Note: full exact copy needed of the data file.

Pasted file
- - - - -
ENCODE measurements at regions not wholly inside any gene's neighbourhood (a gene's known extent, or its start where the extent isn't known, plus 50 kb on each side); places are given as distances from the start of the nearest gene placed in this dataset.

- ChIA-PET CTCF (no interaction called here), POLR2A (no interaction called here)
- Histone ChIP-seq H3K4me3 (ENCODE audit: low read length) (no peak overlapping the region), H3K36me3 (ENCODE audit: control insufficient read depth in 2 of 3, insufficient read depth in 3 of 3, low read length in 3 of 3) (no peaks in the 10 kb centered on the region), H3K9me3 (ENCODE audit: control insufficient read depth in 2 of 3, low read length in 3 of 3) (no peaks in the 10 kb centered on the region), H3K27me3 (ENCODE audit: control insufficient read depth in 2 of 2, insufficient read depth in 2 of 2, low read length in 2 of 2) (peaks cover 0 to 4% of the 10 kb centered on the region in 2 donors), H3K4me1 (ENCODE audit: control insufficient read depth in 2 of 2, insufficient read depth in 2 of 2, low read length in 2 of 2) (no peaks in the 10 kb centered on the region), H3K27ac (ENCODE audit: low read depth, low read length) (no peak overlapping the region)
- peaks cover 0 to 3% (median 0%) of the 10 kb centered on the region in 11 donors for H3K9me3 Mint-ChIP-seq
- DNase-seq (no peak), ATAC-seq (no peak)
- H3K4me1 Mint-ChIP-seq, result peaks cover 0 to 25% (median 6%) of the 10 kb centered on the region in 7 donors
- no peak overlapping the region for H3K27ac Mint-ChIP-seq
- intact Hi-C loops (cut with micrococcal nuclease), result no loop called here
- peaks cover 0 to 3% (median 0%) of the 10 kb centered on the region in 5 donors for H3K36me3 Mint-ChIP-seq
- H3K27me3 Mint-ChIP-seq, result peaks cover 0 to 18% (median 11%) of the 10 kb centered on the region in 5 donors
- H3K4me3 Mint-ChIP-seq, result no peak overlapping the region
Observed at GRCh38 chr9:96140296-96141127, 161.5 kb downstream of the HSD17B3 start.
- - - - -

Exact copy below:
ENCODE measurements at regions not wholly inside any gene's neighbourhood (a gene's known extent, or its start where the extent isn't known, plus 50 kb on each side); places are given as distances from the start of the nearest gene placed in this dataset.

- ChIA-PET CTCF (no interaction called here), POLR2A (no interaction called here)
- Histone ChIP-seq H3K4me3 (ENCODE audit: low read length) (no peak overlapping the region), H3K36me3 (ENCODE audit: control insufficient read depth in 2 of 3, insufficient read depth in 3 of 3, low read length in 3 of 3) (no peaks in the 10 kb centered on the region), H3K9me3 (ENCODE audit: control insufficient read depth in 2 of 3, low read length in 3 of 3) (no peaks in the 10 kb centered on the region), H3K27me3 (ENCODE audit: control insufficient read depth in 2 of 2, insufficient read depth in 2 of 2, low read length in 2 of 2) (peaks cover 0 to 4% of the 10 kb centered on the region in 2 donors), H3K4me1 (ENCODE audit: control insufficient read depth in 2 of 2, insufficient read depth in 2 of 2, low read length in 2 of 2) (no peaks in the 10 kb centered on the region), H3K27ac (ENCODE audit: low read depth, low read length) (no peak overlapping the region)
- peaks cover 0 to 3% (median 0%) of the 10 kb centered on the region in 11 donors for H3K9me3 Mint-ChIP-seq
- DNase-seq (no peak), ATAC-seq (no peak)
- H3K4me1 Mint-ChIP-seq, result peaks cover 0 to 25% (median 6%) of the 10 kb centered on the region in 7 donors
- no peak overlapping the region for H3K27ac Mint-ChIP-seq
- intact Hi-C loops (cut with micrococcal nuclease), result no loop called here
- peaks cover 0 to 3% (median 0%) of the 10 kb centered on the region in 5 donors for H3K36me3 Mint-ChIP-seq
- H3K27me3 Mint-ChIP-seq, result peaks cover 0 to 18% (median 11%) of the 10 kb centered on the region in 5 donors
- H3K4me3 Mint-ChIP-seq, result no peak overlapping the region
Observed at GRCh38 chr9:96140296-96141127, 161.5 kb downstream of the HSD17B3 start.